You've heard it on this site and pretty much everywhere else--content is vital to success in today's marketplace. So you spend a lot of your time writing blog posts and creating videos, or you pay someone else to do it. And you wonder, is it worth the investment? What are the chances that your carefully crafted content will actually result in sales?
It will--if you use the right strategy, says Matt Certo, CEO of Findsome & Winmore and author of Found: Connecting With Customers in the Digital Age. The secret is to reach customers at what he calls their "parachute moments." He explains: "If a salesman stands at the front of a crowded theater and announces he's selling parachutes, no one will be interested in him. However, if that same salesman announces he's selling parachutes on an airplane right before it crashes, everyone on the plane will want to purchase a parachute."
Your online marketing goal should be to connect with your customers at those parachute moments, offering them precisely what they need at exactly the moment they need it most. Content marketing can be a very powerful tool for doing that, he explains. Here's how to make it work:
1. Focus on your customers, not your product.
Don't give in to the temptation to focus your content on your product's new feature or the award it just won. Effective content marketing starts from the question of what your customer needs to know, not what you want to tell. "Your content should inform or influence but not advertise or sell," Certo says. "True content marketing depends upon helpful content that is not 'salesy.'"
2. Find their parachute moments.
Chances are, you already know what sorts of situations lead your customers to desperately need your product. If you don't, think back to some of the easiest sales you've made, the times when customers didn't hesitate or haggle, the times they paid extra for a rush delivery. If you're still not sure, try conducting some informal research by talking to your customers or sales team.
3. Figure out what they'll search at those moments.
Because--make no mistake--they will turn to their favorite search engines in those moments of need. "Research tells us that we now consult the internet with questions more frequently than family and friends," Certo says. "The best way to connect with those who are searching is to anticipate the frame of mind your customers are in when they most desperately need your product, and think about questions they might be asking."
For example, he says, someone who needs adhesive remover might search How do I get carpet glue off my hardwood floors? Someone planning a wedding might search What do I look for when hiring a wedding photographer? Be sure to focus on the questions a customer would ask before making a purchase and not after, Certo notes.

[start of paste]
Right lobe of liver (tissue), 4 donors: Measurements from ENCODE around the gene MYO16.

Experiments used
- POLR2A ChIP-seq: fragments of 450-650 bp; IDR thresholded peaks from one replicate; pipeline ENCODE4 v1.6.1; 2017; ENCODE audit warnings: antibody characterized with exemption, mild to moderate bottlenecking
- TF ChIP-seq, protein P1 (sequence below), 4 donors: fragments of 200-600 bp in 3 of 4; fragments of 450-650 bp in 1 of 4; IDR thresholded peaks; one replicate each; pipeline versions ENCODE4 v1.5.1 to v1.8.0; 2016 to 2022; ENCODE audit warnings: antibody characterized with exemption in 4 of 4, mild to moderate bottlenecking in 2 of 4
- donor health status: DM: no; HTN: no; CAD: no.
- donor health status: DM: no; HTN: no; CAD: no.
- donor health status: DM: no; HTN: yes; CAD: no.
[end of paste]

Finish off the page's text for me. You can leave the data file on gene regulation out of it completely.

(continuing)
4. Provide the answers they need in the right format.
"Once you have a good feel for questions like these, the next step is to answer these questions in the form of blog posts, diagrams, videos, or tip sheets," Certo says. "If the content is useful and informative, you stand a really good chance of being found by your customers when they need you most."
There are a couple of traps to watch out for, though. Besides making sure your content is squarely focused on answering customer questions and not describing your product, you must also make sure the content is succinct and goes right to the customer's concerns from the very first word. And it should be mobile-friendly as well. As Certo points out, your customer "may be reading the answer on her phone while stopped at a traffic light that's about to change to green."
5. Lay out a path.
Once you've managed to grab potential customers' attention by supplying the answers they need right when they need them, make the most of that attention by providing a path that makes it easy and natural for a customer to buy. "Instead of thinking of yourself as a keyword strategist, position yourself as a tour guide," Certo says.
To do this effectively, you have to get inside your customers' heads, so he suggests starting with an informal storyboard, setting out a series of sticky notes that map out a customer's journey. "Make sure your website gives her an easy path to follow to take the next right step in engaging with you--calling you on the phone, buying your product online, filling out a contact form, etc." Certo says.
6. Create different content for different customer segments.
Not all your customers are alike, and they won't all have the same needs. "Spend time figuring out your audience segments and what they care about," Certo advises. "Develop profiles of them. A fitness club shouldn't just think about 'customers,' but specific segments of customers. Consider the 65-year-old male who wants to stave off diabetes, the 32-year-old female who wants to get in shape for her wedding, and the 16-year-old male who wants to make his varsity team next year. Then create really great content that speaks to each of their needs, especially at their parachute moments."
7. Raise your social profile as much as you can.
If the above sounds like a lot of work, it is. But the fact is, the more great content you create and publish, the more likely you'll be to reach your customers at just the right moment, and the more visible you'll become. You can increase that visibility by posting on social media, responding to others, engaging with your social network, and curating other great content as well as creating your own.
"Publish as much as you can," Certo says. "All the while, develop your personal and corporate social presences, and share as much content as you can." The more you do, the better your investment in creating content will pay off.